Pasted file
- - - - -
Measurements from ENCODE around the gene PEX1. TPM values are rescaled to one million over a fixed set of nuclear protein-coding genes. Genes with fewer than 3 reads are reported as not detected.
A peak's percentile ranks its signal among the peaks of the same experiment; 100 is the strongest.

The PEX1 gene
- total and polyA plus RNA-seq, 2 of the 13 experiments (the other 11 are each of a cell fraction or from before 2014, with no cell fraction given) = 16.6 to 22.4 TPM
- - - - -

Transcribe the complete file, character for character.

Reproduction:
Measurements from ENCODE around the gene PEX1. TPM values are rescaled to one million over a fixed set of nuclear protein-coding genes. Genes with fewer than 3 reads are reported as not detected.
A peak's percentile ranks its signal among the peaks of the same experiment; 100 is the strongest.

The PEX1 gene
- total and polyA plus RNA-seq, 2 of the 13 experiments (the other 11 are each of a cell fraction or from before 2014, with no cell fraction given) = 16.6 to 22.4 TPM